Review: The Emerald Princess and Other Decadent Fantasies by Félicien Champsaur

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Félicien Champsaur's The Emerald Princess and Other Decadent Fantasies was published by Snuggly Books in December 2017.

Information about Félicien Champsaur:

Félicien Champsaur (1858-1934) was a prolific French novelist and journalist. A core member of Émile Goudeau’s literary club, the Hydropathes, he later became, through his own periodical, Le Panurge, loosely aligned with key figures of the Decadent Movement, such as Jean Lorrain and Rachilde. Though writing novels in a number of different veins, and attempting to establish himself as a “serious novelist” he was never able to shake off his reputation as a composer of risqué romances and erotic fantasies, a reputation that was not at odds with his public image.

Information about The Emerald Princess and Other Decadent Fantasies:

The Emerald Princess, originally published in 1928 as La Princesse émeraude, is one of the more whimsical productions of a rather self-indulgent period of Félicien Champsaur’s career, deliberately harking back to the stylistic extravagances of the Decadent Movement. In this attempt by the author to go beyond anything he had done before, in producing a kind of ultimate femme fatale, Djila, the snake-woman, was created.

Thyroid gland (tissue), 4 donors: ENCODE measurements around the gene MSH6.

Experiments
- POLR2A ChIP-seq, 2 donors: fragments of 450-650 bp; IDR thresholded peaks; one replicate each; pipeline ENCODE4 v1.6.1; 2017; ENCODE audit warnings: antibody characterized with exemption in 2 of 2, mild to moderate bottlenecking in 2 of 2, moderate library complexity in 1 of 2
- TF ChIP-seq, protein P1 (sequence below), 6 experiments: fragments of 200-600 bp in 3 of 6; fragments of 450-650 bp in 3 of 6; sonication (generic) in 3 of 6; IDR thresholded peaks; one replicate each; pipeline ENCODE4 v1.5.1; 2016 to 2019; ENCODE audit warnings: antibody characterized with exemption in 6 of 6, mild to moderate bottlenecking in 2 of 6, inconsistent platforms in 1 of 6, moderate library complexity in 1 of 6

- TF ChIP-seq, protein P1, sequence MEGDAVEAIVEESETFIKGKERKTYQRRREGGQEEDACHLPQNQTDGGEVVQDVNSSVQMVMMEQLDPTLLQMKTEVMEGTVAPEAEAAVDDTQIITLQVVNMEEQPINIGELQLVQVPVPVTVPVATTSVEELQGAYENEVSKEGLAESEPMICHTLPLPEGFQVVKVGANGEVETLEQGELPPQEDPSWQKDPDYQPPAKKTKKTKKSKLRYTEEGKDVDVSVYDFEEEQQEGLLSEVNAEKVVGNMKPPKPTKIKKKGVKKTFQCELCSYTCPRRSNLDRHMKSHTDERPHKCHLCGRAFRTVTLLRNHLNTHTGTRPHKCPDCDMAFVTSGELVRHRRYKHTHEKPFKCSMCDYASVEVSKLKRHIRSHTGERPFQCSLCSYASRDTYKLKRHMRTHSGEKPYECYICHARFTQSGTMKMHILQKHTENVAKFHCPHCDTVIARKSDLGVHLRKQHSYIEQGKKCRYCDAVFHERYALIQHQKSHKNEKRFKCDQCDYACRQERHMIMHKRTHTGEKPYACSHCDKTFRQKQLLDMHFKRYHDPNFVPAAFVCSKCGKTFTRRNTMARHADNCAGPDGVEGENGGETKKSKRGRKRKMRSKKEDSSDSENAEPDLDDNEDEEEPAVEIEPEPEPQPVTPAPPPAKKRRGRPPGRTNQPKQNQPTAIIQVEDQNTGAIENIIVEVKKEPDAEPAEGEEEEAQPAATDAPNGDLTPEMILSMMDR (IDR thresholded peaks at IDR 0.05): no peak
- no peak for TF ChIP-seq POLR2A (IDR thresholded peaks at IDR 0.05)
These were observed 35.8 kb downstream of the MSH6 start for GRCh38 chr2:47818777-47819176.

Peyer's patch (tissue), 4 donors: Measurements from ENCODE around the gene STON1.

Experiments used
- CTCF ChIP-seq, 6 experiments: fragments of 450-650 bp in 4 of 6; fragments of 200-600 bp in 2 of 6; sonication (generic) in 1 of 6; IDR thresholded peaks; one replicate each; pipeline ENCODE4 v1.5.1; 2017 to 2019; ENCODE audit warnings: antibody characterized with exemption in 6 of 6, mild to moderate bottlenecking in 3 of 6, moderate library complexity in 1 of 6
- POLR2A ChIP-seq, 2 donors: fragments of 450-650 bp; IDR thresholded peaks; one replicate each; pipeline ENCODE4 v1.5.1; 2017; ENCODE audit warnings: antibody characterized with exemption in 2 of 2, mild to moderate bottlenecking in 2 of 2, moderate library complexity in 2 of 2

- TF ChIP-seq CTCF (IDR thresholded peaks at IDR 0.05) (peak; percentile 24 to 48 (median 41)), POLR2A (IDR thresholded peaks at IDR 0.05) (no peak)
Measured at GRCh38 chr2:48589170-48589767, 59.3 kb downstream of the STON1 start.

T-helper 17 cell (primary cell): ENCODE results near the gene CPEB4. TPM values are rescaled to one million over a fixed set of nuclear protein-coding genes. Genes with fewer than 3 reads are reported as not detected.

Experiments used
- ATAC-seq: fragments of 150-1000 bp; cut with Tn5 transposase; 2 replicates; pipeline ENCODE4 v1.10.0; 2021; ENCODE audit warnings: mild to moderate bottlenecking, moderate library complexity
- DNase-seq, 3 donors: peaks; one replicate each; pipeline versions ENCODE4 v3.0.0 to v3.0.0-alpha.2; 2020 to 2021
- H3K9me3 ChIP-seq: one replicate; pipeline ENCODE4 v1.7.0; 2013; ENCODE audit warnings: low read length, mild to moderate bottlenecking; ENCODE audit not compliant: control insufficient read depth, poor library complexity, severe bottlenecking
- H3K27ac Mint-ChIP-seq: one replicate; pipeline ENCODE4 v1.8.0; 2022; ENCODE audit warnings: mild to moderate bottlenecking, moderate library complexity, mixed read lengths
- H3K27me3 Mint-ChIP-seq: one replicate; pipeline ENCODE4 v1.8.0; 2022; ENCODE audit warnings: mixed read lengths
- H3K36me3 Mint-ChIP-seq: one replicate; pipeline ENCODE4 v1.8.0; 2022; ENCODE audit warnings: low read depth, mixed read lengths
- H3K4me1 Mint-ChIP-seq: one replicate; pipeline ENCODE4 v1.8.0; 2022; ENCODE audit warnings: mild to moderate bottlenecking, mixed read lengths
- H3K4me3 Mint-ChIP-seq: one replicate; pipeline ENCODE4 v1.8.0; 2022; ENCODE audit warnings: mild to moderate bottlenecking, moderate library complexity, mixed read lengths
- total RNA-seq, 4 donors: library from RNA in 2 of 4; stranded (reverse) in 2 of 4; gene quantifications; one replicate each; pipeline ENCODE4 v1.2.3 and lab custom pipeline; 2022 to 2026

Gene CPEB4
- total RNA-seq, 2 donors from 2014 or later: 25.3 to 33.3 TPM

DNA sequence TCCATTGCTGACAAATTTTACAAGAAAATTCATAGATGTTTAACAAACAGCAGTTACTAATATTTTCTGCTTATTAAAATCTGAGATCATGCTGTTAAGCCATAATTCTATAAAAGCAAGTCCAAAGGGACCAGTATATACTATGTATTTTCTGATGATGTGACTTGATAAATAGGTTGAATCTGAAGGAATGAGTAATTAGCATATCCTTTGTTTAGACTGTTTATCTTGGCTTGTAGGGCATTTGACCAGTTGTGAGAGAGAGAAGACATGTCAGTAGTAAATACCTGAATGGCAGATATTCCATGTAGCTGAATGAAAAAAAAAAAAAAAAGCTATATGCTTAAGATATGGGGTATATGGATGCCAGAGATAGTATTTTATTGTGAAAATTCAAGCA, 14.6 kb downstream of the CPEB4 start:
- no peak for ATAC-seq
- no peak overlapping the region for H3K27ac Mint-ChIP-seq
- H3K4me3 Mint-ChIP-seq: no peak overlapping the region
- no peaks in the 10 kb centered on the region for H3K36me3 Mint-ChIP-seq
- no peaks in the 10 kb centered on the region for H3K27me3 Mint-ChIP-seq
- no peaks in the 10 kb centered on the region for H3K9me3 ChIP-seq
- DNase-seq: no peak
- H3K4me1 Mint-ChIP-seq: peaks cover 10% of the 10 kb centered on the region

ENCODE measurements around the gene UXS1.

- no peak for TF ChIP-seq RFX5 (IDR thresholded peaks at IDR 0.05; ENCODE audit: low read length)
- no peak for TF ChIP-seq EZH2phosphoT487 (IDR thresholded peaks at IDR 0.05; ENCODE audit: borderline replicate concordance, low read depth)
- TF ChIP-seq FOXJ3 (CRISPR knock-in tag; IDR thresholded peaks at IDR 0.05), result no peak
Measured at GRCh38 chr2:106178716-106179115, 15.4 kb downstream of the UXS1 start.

An engagingly bizarre fantasy, full of lurid symbolism, The Emerald Princess is combined in this volume with five other stories, all presented in English for the first time in exquisite translations by Brian Stableford.


Félicien Champsaur's The Emerald Princess and Other Decadent Fantasies is a real treat for everybody who loves decadent and beautifully written fantasy stories. It contains captivating, erotic and amusing stories that will charm readers with their atmosphere.

I have to mention that I have a special place in my heart for this kind of fiction, because I've always enjoyed stories that are unconventional and something out of the ordinary. Good old-fashioned and well written decadent fiction is simply marvellous, because it differs greatly from modern fiction and allows readers to immerse themselves in wonderfully twisted and surprising stories. I consider this collection to be a perfect showcase of decadent and symbolistic storytelling.

All of the stories in this collection are marked by beautifully written prose. They're akin to Jean Lorrain's stories, but are distinctly different from them due to the author's own literary voice. In my opinion, the author brings his own unique literary flavour to the genre and enriches it with his stories.